Have you ever found yourself in a yoga or meditation class, listening (while you can) to the soporific voice of the teacher waffle on and on about the spiritual merits of ‘letting go.’
The injunction, “Just let go!” ranks high amongst the reigning spiritual cliches. An inner-voice might pugnaciously rebel: “Hello no! I’m clearly a somebody with things to do, people to protect and possessions to guard. Letting go is for people who have nothing worth holding on to!”
And yet, there’s something to it, isn’t there? We’re taught by various spiritual systems that it’s our attachment to things, our attachment to ideas and ourattachment to views that gets our knickers all in a twist, to borrow a particularly colorful Irish expression.
I’m sure we’ve all felt the cloying contraction of holding on to something far longer than good sense would prescribe, whether that object of attachment be material or immaterial.
And from there begins the project to do away with attachment. Ideals of becoming detached and/or non-attached are sought. And we may even find ourselves mumbling unempathic remarks to our friends in distress, “Hmmm, it sounds to me like you’re really attached. Have you tried letting go?”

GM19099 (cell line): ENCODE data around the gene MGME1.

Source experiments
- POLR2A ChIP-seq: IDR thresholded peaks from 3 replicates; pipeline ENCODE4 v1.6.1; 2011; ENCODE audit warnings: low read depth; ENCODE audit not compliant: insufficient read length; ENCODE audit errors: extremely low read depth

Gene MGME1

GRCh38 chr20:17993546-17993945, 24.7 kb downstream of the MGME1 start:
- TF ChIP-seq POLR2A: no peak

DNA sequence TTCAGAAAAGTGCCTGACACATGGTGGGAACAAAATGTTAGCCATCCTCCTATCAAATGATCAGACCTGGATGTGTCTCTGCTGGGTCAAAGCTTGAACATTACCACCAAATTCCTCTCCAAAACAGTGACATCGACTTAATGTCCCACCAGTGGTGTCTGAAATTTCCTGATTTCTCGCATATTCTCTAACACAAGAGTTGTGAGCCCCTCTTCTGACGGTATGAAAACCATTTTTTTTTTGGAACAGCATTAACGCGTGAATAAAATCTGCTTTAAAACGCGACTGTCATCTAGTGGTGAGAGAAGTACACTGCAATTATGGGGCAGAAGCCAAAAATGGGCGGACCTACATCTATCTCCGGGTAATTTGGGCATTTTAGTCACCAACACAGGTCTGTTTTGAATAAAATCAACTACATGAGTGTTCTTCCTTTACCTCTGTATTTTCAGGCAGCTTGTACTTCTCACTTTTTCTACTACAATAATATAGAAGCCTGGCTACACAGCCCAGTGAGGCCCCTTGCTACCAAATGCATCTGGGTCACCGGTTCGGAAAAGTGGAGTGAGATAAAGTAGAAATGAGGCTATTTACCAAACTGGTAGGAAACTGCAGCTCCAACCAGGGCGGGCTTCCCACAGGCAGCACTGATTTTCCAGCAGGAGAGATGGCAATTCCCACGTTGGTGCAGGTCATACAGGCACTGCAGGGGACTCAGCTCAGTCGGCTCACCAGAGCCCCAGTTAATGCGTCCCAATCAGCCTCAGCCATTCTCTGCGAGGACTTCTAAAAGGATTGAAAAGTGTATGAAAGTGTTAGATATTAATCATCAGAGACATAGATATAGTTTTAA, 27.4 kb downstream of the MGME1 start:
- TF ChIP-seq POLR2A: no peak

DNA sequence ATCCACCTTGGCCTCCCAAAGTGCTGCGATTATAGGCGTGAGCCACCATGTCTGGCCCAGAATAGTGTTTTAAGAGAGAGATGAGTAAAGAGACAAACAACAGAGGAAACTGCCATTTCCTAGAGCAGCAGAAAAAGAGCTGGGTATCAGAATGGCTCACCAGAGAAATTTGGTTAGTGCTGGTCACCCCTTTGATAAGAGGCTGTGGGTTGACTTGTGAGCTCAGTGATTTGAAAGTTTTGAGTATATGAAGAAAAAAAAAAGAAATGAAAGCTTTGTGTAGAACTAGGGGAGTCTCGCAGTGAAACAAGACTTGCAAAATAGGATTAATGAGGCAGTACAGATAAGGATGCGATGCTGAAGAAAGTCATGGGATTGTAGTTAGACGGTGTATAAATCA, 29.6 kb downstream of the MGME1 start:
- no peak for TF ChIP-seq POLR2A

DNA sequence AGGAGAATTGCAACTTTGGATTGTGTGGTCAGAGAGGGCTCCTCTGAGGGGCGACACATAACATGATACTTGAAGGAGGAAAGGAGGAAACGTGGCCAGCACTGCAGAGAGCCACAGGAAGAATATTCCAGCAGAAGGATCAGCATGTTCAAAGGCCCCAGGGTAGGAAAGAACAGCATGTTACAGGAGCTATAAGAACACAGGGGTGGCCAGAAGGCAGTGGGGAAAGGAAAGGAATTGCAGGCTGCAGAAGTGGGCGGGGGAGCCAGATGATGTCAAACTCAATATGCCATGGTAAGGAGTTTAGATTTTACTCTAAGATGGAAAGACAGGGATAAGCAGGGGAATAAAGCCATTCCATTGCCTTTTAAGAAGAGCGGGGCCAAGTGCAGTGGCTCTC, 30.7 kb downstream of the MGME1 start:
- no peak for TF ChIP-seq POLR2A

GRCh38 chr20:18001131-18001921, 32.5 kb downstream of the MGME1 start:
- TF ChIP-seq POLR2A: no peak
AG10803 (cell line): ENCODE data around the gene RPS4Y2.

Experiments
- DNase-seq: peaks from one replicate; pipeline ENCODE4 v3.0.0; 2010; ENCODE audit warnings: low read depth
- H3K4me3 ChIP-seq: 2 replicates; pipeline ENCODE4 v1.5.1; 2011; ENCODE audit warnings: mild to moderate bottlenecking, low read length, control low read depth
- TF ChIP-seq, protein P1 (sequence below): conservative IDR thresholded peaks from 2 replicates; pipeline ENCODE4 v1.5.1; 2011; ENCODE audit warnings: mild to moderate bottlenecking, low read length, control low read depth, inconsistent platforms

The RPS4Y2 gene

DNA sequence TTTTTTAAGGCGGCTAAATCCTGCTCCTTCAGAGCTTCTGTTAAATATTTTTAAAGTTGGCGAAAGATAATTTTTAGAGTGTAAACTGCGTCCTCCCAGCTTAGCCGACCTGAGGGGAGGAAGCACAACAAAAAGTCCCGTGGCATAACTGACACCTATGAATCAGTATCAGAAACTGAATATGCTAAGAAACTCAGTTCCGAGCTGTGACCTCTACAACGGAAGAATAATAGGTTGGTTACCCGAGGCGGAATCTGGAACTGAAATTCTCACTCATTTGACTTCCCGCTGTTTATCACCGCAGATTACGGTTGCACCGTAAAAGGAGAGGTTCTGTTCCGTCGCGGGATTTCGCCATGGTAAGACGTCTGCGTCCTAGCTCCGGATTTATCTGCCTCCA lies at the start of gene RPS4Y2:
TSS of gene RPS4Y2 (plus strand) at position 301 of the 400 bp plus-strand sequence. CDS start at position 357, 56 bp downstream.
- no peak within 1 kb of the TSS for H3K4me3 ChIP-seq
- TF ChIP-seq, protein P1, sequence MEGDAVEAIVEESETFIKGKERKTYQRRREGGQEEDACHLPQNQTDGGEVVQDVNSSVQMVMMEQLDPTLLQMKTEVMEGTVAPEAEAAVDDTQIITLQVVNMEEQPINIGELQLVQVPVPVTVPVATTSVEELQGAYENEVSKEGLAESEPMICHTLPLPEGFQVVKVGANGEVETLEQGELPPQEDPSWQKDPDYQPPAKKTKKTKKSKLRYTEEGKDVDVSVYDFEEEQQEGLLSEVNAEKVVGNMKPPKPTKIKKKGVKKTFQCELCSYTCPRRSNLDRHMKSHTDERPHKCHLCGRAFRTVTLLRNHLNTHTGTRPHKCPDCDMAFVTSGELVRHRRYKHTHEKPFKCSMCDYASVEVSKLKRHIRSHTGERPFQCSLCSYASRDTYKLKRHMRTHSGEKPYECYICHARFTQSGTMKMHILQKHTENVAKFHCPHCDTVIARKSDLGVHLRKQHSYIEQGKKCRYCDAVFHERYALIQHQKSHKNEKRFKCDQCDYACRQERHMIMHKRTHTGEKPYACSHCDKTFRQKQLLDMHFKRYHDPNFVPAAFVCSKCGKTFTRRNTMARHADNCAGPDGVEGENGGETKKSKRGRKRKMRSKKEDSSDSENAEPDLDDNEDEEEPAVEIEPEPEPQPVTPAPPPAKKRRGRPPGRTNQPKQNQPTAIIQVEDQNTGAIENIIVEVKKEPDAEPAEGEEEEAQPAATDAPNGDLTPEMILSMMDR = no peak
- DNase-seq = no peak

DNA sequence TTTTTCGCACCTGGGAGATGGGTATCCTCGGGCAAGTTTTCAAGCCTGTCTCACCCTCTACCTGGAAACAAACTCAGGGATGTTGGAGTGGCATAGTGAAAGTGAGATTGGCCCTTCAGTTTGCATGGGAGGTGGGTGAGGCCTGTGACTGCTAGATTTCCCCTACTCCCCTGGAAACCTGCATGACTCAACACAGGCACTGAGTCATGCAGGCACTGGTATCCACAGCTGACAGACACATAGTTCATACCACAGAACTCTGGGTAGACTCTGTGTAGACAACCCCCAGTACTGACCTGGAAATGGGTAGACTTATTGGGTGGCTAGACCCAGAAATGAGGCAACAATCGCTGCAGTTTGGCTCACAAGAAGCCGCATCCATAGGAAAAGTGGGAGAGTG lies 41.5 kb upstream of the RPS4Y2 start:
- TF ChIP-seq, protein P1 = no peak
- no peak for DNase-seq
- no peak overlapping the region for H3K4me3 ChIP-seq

What bollacks! (to borrow another Irishism).
The Buddha, himself, described one cause of suffering as “the desire to get rid of” or “the desire to annihilate” (vibhava tanha). Any desire to get rid of attachment is, therefore, doomed from the beginning. Rather than get rid of attachment, the Buddha endorsed experiencing the peace of nonattachment, which is very different from detachment.
Joseph Goldstein beautifully describes the difference between the two in One Taste: “Nonattachment is simply not holding on, not grasping, whereas detachment implies a distancing from experience, a pulling away, a stance of someone who is being detached.”
Whenever I hear someone recommend that I “let go” of something, it strikes me that they are suggesting I get rid of it, or kick it to the curb or throw it out with the trash. This is the energy of detachment, a pseudo-path to peace.
Instead, nonattachment simply relaxes the contracted identity that one has formed in relationship to the experience. The thing being attached to might remain unchanged, but with nonattachment one will always experience a taste of spacious relief.
So… just let go, but do it from a place of wisdom 🙂
For further study, check out Ajahn Sucitto’s talk: Nonattachment is Presence, Not Absence.
Originally published on November 16, 2011